Pathological effects on mucociliary function

Environmental factors are not the sole causes responsible for changes in the efficacy of mucociliary function. There are many pathological disorders which may disrupt the nasal defence mechanism by obstruction, lesions or effects on the nasal mucus or cilia. The most usual are the common cold, closely followed by others such as hayfever, asthma and sinusitis.


Rhinitis is defined as inflammation of the mucus membranes of the nasal cavity. Acute rhinitis is commonly caused by viral infections and allergic reactions. The commonest and perhaps most inconvenient are the rhinoviruses which cause the 'common cold'. It seems that bacterial infection has remarkably little capacity to disrupt ciliary clearance unless the mucosa is actually destroyed. There is a normal commensal respiratory flora in the nose. Normally, potential pathogens are phagocytosed and cleared by mucus and cilia. If organisms penetrate into the 'sol' layer, however, there is increased opportunity for further penetration and infection of host cells. Viruses are able to disrupt clearance by penetrating the mucosa and cause degeneration and shedding of epithelial cells. Once this damage has occurred, the nasal mucosa is open to bacterial infection by normal commensals.

Cold sufferers exhibit both markedly increased and decreased mucociliary clearance rates. During the hypersecretory phase (rhinorrhea) the clearance is increased and usually during recovery from a cold there is congestion which slows clearance17. The susceptibility to rhinoviruses in women is significantly related to the menstrual cycle, possibly due to changes in mucociliary function during the cycle18.

Allergic rhinitis may be acute and seasonal (hayfever) or chronic (perennial rhinitis). In an allergic person, substances such as pollen or dust may more readily penetrate in and through the surface epithelium. Hayfever is the most common of all allergic diseases, affecting an estimated 10% of the population. The allergy to pollen produces rhinoconjunctivitis, for which the main symptoms are an itchy nose, sneezing and watery rhinorrhea. Mucus clearance time is decreased because nasal secretions become alkaline (pH 8) leading to increased ciliary activity19. There is an increase in water transport towards the epithelial surface and an altered transepithelial potential difference20. The same mechanisms are true for the increase in clearance seen in perennial allergic rhinitis where dust and fumes or some other allergen can provoke sneezing, rhinorrhea and nasal blockage. The physiological reaction to aerial contamination is of such a degree that it exceeds the selfcleaning capacity of the nose, impairing the nasal filter function.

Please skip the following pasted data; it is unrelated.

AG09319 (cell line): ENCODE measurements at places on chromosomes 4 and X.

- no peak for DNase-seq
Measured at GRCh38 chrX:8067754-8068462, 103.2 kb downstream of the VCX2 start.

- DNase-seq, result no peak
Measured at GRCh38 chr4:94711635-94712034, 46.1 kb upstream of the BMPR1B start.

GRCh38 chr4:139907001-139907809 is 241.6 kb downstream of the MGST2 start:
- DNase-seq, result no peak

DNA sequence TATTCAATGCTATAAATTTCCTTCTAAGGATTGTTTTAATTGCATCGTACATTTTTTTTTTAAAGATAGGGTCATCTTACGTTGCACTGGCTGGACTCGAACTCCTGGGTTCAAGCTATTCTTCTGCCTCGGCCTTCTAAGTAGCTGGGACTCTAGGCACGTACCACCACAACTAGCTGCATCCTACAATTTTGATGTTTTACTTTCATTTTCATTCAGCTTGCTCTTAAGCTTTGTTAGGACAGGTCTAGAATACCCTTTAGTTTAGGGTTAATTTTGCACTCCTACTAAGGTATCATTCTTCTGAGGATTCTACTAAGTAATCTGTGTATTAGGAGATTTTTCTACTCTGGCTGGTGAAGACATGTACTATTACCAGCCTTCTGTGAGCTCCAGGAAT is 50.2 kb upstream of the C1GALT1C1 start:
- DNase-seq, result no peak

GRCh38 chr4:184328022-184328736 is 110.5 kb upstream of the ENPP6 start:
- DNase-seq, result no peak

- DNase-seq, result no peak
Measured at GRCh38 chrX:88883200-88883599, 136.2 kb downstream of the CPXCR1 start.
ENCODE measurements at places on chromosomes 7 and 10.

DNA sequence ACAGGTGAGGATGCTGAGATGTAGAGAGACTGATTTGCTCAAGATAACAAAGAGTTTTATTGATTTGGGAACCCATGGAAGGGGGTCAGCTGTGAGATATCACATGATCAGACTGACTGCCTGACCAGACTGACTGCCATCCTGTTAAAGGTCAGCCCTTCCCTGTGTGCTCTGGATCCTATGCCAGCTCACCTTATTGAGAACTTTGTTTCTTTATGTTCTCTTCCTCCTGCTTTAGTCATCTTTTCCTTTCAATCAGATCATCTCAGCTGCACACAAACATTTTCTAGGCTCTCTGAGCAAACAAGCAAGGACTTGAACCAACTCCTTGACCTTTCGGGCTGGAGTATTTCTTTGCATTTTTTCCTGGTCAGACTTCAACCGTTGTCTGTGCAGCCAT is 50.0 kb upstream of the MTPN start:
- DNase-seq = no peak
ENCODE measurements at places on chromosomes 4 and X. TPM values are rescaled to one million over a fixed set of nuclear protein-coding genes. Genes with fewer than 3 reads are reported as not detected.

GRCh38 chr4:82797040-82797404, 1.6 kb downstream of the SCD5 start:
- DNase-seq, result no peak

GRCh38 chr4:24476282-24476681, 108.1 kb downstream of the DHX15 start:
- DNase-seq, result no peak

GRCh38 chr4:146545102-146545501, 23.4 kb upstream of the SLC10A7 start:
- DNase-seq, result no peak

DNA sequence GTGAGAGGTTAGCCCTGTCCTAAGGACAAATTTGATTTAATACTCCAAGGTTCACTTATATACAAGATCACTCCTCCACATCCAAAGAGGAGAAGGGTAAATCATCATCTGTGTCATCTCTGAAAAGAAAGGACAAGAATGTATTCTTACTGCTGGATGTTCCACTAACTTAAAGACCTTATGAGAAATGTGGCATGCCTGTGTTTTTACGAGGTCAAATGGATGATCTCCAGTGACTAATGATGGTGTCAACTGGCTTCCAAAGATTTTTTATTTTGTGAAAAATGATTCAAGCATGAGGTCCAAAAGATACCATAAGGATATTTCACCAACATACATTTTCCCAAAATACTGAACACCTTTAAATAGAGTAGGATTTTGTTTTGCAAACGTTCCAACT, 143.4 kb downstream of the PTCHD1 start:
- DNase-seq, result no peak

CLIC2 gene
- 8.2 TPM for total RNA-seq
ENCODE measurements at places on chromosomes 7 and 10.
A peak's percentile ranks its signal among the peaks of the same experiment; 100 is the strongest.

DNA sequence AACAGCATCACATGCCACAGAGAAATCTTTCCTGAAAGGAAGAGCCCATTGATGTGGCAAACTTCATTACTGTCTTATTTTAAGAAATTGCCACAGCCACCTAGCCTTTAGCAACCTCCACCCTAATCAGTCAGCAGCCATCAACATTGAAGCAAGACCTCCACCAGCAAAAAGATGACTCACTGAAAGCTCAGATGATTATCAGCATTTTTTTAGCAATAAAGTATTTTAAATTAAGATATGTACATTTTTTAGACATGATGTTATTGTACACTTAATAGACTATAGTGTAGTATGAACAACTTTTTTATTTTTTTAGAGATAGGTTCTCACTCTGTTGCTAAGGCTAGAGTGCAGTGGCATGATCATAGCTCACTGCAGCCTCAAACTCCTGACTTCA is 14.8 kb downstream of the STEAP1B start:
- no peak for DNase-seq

Asthmatics and bronchiectasis sufferers, both with and without allergic rhinitis, have an increased nasal mucociliary clearance time. It is therefore thought that there is some sort of mucus abnormality and ciliary malfunction working in concert21. Observations in asthmatics of tracheal mucus transport rates suggest that the mucociliary dysfunction observed after antigen challenge is related to airway anaphylaxis (a hypersensitivity reaction) and its chemical mediators. Pretreatment with sodium cromoglycate, a mast cell stabiliser, prevents the expected antigen induced increase in clearance time, but histamine alone is probably not the main mediator, since it stimulates mucociliary clearance. An alternative possible mediator is known as slow-reacting substance of anaphylaxis (SRS-A).